DHS Announces I-9 Compliance Extension Through July 2023
Immigration and Customs Enforcement (ICE) and The Department of Homeland Security (DHS) recently announced the extension of the temporary I-9 verification option. The agencies cited ongoing precautions due to the pandemic.
The temporary rule was initially announced in March 2020 and has been extended several times since then. The latest extension had been set to expire October 31, 2022.
Under the temporary rule, employees hired on or after April 1, 2021 who work exclusively in a remote setting due to COVID-19 related precautions, are temporarily exempt from the I-9 physical inspection requirements until they undertake non-remote employment on a regular, consistent, or predictable basis, or the extension of the flexibilities related to such requirements is terminated, whichever is earlier. (ICE)
Employers Should Use the Current I-9 Form
Until further notice, employers should continue using the Form I-9, Employment Eligibility Verification, though it was originally due to expire October 31, 2022. DHS will publish a Federal Register notice when the new Form I-9 becomes available.
ICE I-9 Remote Verification Eligibility
It’s important to know that the temporary I-9 flexibility is valid only for companies with a 100% remote workforce. In addition, employers must obtain, inspect and retain copies of the documents within three business days.
Employers should enter “COVID-19” as the reason for the physical inspection delay in the Section 2 Additional Information field once physical inspection takes place after normal operations resume. Once the documents have been physically inspected, the employer should add “documents physically examined” with the date of inspection to the Section 2 additional information field on the Form I-9, or to section 3, as appropriate. United States Immigration and Customs Enforcement (USICE).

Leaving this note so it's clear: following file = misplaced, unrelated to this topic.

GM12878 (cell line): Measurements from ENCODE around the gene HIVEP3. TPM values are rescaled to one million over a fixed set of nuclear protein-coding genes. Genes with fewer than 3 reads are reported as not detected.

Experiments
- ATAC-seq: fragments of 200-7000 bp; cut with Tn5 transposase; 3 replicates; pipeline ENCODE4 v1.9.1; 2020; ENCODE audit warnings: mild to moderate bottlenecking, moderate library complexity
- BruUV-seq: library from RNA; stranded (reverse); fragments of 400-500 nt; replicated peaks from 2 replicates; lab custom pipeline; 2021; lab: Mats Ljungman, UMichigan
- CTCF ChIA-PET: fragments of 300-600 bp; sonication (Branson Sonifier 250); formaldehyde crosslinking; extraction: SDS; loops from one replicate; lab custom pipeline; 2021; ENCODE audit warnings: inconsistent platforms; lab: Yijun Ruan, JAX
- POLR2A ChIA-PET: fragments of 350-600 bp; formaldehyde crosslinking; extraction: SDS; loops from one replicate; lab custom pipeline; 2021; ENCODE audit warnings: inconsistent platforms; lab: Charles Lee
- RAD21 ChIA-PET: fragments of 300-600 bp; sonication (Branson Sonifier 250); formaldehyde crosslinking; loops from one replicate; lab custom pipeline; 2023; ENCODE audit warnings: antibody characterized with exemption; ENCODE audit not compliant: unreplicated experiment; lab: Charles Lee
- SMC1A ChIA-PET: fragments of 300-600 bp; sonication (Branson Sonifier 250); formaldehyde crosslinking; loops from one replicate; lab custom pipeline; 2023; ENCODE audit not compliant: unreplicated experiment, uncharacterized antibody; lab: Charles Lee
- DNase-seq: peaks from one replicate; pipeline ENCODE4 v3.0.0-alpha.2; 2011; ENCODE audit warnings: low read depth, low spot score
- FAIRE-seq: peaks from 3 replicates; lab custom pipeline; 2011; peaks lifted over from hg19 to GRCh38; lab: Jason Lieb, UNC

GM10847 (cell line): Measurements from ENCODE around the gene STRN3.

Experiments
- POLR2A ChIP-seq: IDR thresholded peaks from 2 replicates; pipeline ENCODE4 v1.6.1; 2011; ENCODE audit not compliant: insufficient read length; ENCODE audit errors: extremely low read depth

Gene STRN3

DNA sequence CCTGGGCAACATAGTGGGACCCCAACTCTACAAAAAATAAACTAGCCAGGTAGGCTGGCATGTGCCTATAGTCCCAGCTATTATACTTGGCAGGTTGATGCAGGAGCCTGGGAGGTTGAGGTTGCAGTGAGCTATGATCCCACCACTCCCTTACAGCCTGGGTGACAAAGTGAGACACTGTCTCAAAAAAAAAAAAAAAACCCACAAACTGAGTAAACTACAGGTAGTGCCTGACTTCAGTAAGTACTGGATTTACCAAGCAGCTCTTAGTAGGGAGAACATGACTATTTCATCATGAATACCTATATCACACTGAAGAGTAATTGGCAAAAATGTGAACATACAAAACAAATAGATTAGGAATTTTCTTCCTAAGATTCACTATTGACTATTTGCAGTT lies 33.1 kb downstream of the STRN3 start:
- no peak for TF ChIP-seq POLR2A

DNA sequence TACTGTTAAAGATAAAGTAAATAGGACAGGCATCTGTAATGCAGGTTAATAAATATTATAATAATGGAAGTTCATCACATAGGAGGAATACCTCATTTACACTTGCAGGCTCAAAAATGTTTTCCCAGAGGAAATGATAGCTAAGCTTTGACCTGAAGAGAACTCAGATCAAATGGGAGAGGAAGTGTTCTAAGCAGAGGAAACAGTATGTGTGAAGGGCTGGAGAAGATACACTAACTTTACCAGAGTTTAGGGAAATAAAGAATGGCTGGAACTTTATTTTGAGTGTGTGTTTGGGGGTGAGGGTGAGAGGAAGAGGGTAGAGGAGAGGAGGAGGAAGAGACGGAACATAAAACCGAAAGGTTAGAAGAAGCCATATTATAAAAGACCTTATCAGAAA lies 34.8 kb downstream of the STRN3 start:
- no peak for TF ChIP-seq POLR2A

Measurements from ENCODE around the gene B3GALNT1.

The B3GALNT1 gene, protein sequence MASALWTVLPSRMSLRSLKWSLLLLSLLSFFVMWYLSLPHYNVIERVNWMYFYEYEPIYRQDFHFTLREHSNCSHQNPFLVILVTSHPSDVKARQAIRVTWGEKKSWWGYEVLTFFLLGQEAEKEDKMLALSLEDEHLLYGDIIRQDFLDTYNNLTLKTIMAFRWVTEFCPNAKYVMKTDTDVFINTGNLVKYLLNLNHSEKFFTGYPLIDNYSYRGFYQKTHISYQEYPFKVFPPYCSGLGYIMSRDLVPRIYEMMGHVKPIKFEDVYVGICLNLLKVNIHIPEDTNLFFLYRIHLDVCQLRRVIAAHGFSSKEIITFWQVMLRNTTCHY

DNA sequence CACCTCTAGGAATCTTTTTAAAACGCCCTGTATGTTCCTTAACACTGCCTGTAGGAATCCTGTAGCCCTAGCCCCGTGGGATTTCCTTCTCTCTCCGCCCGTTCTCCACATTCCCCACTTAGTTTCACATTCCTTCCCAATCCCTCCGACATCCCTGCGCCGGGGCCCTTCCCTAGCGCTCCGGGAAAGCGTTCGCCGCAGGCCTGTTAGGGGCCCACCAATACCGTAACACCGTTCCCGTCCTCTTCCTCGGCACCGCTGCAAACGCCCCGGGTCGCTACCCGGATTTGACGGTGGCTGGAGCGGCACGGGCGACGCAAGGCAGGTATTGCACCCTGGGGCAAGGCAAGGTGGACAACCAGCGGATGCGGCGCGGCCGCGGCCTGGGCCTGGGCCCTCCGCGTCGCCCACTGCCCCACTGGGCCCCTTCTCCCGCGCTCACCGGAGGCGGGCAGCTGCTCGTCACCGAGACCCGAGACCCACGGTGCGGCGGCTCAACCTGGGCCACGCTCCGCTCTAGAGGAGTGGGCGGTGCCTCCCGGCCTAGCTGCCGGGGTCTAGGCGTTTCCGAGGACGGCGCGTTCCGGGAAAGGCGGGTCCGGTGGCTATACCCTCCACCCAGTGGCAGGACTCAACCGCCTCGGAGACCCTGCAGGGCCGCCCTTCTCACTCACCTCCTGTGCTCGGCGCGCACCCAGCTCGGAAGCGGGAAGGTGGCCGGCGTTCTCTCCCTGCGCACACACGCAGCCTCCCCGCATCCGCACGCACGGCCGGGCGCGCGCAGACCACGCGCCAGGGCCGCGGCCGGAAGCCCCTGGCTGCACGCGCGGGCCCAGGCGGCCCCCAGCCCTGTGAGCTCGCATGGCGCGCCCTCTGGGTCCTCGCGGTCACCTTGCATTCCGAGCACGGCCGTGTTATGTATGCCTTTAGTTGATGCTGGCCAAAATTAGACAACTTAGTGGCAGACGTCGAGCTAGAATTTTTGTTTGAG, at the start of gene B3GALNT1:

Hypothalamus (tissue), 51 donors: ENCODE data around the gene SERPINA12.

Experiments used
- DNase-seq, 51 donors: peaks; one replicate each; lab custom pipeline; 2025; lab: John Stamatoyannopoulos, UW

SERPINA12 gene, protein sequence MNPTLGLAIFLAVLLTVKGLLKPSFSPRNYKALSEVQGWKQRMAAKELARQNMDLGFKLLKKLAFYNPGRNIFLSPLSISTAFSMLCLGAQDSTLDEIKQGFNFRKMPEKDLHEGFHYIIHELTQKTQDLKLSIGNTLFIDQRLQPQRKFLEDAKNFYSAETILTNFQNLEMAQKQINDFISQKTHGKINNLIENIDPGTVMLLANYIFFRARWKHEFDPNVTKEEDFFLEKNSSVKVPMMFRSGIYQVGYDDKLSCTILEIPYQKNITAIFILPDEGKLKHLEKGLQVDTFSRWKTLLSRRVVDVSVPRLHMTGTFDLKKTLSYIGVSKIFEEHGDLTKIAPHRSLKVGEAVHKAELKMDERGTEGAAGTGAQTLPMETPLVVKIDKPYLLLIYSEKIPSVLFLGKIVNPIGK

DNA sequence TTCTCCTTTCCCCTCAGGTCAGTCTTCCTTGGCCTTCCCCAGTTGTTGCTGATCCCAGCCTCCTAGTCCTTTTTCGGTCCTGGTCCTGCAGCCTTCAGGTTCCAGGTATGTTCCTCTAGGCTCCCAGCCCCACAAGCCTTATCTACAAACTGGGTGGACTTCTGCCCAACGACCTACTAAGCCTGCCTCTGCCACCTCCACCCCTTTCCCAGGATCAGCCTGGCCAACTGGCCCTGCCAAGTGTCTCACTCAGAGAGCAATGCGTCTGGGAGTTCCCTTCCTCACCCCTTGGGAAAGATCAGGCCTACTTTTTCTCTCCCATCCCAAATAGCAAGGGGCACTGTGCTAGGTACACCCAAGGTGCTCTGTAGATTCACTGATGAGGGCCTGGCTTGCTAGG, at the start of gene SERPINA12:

What Documents are Required for I-9 Verification?
ICE classifies verification IDs in three categories List A (verifies both identity and authorization to work), List B (verifies identity) and List C (employment authorization only): The following documents fall under List A:
- U.S. Passport or U.S. Passport Card
- Permanent Resident Card or Alien Registration Receipt card (Green Card)
- Employment Authorization Document Card
- Foreign passport with Form I-94 or Form I-94A with Arrival-Departure Record, and containing an endorsement to work
If the new hire doesn’t have one of these, they will need to submit two documents, one from List B and one from List C: see Form I-9 Acceptable Documents. USCIS has changed the requirements regarding expired documents, so be sure to check their website for current rules.
Do You Need to Formalize Your Onboarding Process and Update Your Handbook?
Employers who take advantage of the remote verification process must provide documentation of their onboarding process and remote work/telework policy. For step-by-step instructions on onboarding, see: The Onboarding Process – Steps and Checklist. Furthermore, when the policy is formalized and documented, employers should add it to their employee handbook. See How To Write and Update Your Employee Handbook + Template for instructions and a template with a sample remote work policy.
- Initial ICE announcement on I-9 COVID-related compliance options issued March 20, 2020
- USCIS Temporary Policies Related to COVID-19
- Form I-9 resources, USCIS
- Tracker I-9: Completing Form I-9 With the Verified First Integration, Verified First (Swipeclock applicant tracking integration partner)
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